- not capable of being carried out in practice: an impracticable plan
- not capable of being used: an impracticable road
- Archaic not capable of being managed or dealt with; intractable: an impracticable person
Origin of impracticable; from in- + practicable
- Impossible to do or carry out: Refloating the sunken ship intact proved impracticable because of its fragility.
- Unfit for passage: roads impracticable in winter.
- Archaic Unmanageable; intractable.
- im·prac′ti·ca·bil′i·ty, im·prac′ti·ca·ble·ness
(comparative more impracticable, superlative most impracticable)
- Not practicable; impossible or difficult in practice.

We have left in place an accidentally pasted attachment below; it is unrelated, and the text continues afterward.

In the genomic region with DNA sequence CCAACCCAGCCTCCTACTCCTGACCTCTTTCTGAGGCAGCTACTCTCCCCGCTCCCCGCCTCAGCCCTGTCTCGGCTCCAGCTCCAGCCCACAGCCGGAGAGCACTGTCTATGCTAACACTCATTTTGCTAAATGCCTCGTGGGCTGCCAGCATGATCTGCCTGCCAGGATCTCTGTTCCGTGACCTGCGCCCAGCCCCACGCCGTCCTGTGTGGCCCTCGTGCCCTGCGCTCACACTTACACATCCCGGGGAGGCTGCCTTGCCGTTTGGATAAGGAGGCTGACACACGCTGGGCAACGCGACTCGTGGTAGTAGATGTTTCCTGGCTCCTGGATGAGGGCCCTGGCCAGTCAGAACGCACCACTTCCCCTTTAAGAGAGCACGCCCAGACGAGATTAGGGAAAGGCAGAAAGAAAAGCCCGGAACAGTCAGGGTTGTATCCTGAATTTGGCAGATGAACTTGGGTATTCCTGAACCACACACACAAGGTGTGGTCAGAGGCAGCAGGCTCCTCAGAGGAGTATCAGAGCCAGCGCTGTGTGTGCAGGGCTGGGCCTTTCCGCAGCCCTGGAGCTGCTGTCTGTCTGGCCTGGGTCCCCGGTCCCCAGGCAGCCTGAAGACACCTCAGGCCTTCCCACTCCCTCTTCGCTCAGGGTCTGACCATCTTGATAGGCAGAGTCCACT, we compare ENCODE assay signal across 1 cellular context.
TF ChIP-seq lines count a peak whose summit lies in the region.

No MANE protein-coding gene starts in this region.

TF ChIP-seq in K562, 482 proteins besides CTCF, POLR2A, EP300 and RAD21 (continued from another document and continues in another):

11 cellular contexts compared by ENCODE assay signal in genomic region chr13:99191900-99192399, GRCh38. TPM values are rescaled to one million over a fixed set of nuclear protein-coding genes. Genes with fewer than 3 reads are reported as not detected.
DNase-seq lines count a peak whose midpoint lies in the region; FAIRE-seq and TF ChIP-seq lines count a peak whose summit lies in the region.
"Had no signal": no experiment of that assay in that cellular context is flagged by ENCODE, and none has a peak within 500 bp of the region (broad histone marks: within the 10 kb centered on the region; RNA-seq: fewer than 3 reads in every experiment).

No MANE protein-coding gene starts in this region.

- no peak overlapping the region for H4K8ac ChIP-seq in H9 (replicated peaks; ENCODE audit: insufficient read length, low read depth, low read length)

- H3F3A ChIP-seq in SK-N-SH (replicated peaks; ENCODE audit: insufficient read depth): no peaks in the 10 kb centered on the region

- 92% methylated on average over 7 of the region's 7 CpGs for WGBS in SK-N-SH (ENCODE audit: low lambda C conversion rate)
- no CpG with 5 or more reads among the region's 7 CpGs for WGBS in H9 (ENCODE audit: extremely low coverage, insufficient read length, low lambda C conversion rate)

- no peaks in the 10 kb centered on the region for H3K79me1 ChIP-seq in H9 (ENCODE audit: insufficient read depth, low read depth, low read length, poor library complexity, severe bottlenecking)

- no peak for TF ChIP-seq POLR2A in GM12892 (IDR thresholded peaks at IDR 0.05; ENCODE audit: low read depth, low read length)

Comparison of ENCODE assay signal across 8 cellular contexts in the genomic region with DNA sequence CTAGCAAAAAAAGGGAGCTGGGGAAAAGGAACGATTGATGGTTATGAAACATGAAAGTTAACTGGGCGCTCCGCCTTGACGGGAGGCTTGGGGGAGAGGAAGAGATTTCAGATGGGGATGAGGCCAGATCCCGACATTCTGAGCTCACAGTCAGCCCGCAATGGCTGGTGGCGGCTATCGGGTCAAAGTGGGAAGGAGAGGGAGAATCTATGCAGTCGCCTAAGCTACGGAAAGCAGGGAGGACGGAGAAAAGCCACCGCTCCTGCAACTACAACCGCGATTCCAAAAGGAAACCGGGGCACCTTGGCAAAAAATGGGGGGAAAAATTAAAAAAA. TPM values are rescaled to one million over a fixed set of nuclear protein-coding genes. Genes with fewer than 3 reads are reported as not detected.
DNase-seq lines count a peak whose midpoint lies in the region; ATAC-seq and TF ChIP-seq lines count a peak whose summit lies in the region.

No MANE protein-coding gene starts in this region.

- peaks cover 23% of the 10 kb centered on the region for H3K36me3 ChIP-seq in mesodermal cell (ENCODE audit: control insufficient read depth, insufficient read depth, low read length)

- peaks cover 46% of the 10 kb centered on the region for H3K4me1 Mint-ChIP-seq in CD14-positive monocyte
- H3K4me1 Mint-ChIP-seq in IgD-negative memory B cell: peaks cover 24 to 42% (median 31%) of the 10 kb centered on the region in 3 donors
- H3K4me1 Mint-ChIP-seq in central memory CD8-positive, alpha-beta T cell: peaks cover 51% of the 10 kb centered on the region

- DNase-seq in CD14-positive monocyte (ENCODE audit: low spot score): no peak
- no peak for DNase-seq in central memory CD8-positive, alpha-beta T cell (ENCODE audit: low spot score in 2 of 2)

- Of a passage or road: impassable.
- c. 1841, Ralph Waldo Emerson, Journals and Miscellaneous Notebooks, published 1960, page 18:
- H. is a person of extraordinary health & vigor, of unerring perception, & equal expression; and yet he is impracticable, and does not flow through his pen or (in any of our legitimate aqueducts) through his tongue.
- 1867, James Parton, Famous Americans of Recent Times, page 83:
- The strict constructionists had dwindled to a few impracticables, headed by John Randolph.
- 1870, Ralph Waldo Emerson, Society and Solitude, page 187:
- Then there are the gladiators, to whom it is always a battle ; 'tis no matter on which side, they fight for victory; then the heady men, the egotists, the monotones, the steriles, and the impracticables.
From im- + practicable.